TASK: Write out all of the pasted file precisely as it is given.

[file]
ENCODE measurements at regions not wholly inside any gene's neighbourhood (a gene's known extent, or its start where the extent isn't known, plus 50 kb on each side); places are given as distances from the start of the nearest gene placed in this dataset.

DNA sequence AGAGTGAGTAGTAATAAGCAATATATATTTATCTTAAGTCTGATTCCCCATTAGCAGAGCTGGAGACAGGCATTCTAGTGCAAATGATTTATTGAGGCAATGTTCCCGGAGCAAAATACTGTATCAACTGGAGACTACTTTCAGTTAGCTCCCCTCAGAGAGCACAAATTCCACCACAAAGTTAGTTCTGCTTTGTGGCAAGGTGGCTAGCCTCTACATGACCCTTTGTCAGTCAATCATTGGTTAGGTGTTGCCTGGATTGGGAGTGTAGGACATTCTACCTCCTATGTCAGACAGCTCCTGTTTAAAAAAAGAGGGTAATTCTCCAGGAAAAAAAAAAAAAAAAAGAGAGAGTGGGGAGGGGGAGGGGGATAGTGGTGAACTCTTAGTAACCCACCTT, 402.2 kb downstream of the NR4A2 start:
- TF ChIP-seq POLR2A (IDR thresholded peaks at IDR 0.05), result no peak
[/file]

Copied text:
ENCODE measurements at regions not wholly inside any gene's neighbourhood (a gene's known extent, or its start where the extent isn't known, plus 50 kb on each side); places are given as distances from the start of the nearest gene placed in this dataset.

DNA sequence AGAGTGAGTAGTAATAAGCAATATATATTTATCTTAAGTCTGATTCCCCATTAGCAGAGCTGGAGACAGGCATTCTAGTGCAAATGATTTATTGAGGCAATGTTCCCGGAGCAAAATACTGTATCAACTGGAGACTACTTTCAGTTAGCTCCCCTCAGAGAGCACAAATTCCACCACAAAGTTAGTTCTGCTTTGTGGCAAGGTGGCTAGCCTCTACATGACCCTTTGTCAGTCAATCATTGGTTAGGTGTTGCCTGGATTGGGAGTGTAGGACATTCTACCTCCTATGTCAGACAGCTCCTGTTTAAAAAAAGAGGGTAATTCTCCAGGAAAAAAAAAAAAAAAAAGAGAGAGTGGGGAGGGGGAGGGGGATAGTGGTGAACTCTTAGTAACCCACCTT, 402.2 kb downstream of the NR4A2 start:
- TF ChIP-seq POLR2A (IDR thresholded peaks at IDR 0.05), result no peak